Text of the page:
Samsung C27JG52 and C32JG52 curved 144Hz WQHD modelsAs an Amazon Associate I earn from qualifying purchases made using the “Buy” button at the bottom of this post. Where possible, you'll be redirected to your nearest store. Further information on supporting our work.
Update: Update to clarify some differences between CJG50 and CJG52 models. News piece below initially published 23rd June 2018.
The Samsung C27HG70 and C32HG70 are interesting monitors. The combination of 2560 x 1440 (WQHD) resolution and VA panel is enticing to some, and quite a rarity in the case of the 27” model. Designed with gaming in mind, additional features of interest include support for a 144Hz refresh rate and ‘HDR’. The main criticisms around the smaller model focus around uniformity issues which affect many units and for the larger model the fact that the backlight isn’t ‘flicker-free’ as advertised. The Samsung C27JG52 and C32JG52 have the potentially to address these issues, making use of a different backlight arrangement. As seems to be the theme for the manufacturers ‘J’ series (2018) models, they seem to be pared back versions of last year’s ‘H’ series offerings. Notably, the Quantum Dot backlight and HDR support has been dropped whilst other core features remain intact. These models differ aesthetically from the ‘HG’ variants as they have a dark silver-coloured bottom bezel but more notably because they feature a dual-stage bezel with a thin panel border and very slim hard outer component. Rather than a thicker hard outer component that covers the panel border. The JOG button (joystick) has been dropped in favour of simple pressable buttons on the underside of the bottom bezel for control of the OSD (On Screen Display).
The monitors use 27” (C27) and 31.5” (C32) VA panels, offering a 1800R curve for added depth and immersion. A 2560 x 1440 (WQHD) resolution is supported alongside a 144Hz refresh rate, although no variable refresh rate technology (such as FreeSync) is supported. A 3000:1 static contrast is specified alongside 178°/178° viewing angles, whilst a light matte anti-glare screen surface is employed to preserve image clarity and vibrancy better than some matte screens. 8-bit colour is supported on both models (likely ‘true 8-bit’ without dithering). A flicker-free WLED backlight is used which offers 300 cd/m² typical maximum brightness and ~sRGB colour gamut coverage and possibly a bit of extension beyond. The extension beyond this is expected to be somewhat lower than for the Quantum Dot solutions used previously, but hopefully both models are actually flicker-free as advertised this time. Samsung’s popular ‘Game Style UI’ OSD returns alongside features such as the ‘Low Input Lag’ mode which minimises signal delay and the ‘Black Equalizer’ feature that enhances visibility in dark scenes at the expense of accurate shade reproduction. A 4ms grey to grey response time is specified – so there is no ‘1ms MPRT’ response time of strobe backlight mode this time. We don’t see this as a bad thing, given how poor the implementation was anyway. You’ll actually be able to control the strength of pixel overdrive this time without this acting as a switch for the strobe backlight mode.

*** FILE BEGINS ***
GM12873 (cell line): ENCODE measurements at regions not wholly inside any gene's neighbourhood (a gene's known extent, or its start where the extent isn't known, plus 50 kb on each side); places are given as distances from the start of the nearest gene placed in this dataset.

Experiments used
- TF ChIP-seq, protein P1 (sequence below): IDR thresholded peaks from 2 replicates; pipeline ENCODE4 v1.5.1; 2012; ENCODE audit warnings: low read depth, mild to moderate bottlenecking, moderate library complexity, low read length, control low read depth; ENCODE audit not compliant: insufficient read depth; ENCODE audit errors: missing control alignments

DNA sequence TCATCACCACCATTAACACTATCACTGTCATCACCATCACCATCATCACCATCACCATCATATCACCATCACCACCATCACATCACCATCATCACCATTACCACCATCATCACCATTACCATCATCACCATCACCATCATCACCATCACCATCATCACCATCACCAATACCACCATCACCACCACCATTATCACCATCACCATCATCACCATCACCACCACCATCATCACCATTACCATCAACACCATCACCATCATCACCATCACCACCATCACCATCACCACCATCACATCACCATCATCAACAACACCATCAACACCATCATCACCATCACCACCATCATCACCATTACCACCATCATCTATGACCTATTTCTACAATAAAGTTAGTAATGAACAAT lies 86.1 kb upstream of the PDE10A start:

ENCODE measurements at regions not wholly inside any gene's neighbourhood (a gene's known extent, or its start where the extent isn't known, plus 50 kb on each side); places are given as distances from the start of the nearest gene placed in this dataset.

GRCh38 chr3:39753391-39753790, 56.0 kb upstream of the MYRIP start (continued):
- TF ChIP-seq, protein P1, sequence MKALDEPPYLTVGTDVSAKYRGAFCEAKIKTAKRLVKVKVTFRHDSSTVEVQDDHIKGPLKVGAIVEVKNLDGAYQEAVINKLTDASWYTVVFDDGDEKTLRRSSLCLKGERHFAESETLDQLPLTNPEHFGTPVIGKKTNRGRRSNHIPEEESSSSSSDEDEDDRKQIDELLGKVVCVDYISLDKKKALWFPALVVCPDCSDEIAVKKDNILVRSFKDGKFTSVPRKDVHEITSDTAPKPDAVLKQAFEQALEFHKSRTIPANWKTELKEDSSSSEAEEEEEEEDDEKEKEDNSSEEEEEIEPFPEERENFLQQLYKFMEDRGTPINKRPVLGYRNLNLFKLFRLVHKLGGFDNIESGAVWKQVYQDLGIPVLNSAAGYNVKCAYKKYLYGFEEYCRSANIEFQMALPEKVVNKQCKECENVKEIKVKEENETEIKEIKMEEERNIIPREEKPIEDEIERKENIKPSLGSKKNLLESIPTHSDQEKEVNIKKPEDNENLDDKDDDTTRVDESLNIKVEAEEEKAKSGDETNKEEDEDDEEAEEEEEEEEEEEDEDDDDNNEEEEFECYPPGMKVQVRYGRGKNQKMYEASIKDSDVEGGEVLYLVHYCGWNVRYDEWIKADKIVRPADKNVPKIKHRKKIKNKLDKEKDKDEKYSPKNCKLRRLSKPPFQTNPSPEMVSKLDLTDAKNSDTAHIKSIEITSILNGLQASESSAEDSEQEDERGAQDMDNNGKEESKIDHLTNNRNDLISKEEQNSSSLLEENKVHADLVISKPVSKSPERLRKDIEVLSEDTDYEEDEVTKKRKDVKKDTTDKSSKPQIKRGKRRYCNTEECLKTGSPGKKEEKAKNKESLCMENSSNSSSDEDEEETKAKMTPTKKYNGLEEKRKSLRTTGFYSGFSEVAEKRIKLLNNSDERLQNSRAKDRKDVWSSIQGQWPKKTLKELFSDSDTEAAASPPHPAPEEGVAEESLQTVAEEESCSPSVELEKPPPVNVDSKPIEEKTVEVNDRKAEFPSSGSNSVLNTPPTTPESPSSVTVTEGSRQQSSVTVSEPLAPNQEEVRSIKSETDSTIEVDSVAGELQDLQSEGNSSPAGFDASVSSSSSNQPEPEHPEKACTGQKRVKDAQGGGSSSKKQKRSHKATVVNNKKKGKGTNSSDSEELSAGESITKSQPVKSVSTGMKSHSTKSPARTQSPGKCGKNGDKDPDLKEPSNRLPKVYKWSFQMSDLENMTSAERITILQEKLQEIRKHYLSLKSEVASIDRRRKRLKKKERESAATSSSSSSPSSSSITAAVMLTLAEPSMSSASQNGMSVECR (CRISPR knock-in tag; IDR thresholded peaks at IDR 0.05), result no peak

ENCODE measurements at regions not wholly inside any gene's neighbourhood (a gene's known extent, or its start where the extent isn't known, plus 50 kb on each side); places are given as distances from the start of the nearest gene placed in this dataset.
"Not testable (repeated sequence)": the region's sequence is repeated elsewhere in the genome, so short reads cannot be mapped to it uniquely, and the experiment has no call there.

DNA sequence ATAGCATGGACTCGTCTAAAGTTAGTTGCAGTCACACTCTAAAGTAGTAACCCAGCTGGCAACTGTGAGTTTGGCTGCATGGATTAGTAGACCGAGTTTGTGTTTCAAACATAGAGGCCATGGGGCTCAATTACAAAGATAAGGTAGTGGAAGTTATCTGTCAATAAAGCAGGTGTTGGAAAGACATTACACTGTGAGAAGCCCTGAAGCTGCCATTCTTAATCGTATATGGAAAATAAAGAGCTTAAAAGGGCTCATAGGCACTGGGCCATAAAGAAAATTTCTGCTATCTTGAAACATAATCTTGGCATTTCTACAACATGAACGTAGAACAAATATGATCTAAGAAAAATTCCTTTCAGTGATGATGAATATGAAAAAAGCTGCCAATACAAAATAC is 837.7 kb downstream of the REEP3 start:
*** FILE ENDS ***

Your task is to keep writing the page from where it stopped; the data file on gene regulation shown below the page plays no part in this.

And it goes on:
The rear of the monitor again reflects simplification of the design and feature-set. The (admittedly rather deep) monitor arm has been replaced by a simple tilt-only stand. 75x75mm VESA holes are included for alternative and more flexible mounting. The ports are located to the right of this with a removable cover included, plus a ‘cable tidy’ hole in the cover to feed cables through. The ports include; 2 HDMI 1.4 ports, DP 1.2, a 3.5mm headphone jack and DC power input (external power brick). HDMI is included for connection to devices such as games consoles but given the lack of HDR support Samsung decided there was little reason to go for HDMI 2.0 this time around. No USB ports are included this time, either.
Further information on the C27 and C32 can be found on the company’s website. Additional variants are also listed (C27JG50 and C32JG50) which have a slightly different OSD and feature set. They lack the ‘Game Style UI’ OSD system and related features such as ‘Low Input Lag’ mode, monitor-side refresh rate selection (‘Refresh Rate Optimizor’) and gamer-centric settings like ‘Black Equalizer’ (enhances visibility in dark scenes at expense of accuracy) and some gaming presets. The product itself appears to be similar, with the ‘50’ models being marketed for office and general-purpose use vs. gaming. The C27JG56 and C32JG56 are also available, which come bundled with slightly different accessories to the ’52’ variants but are otherwise identical. These monitors are now available globally.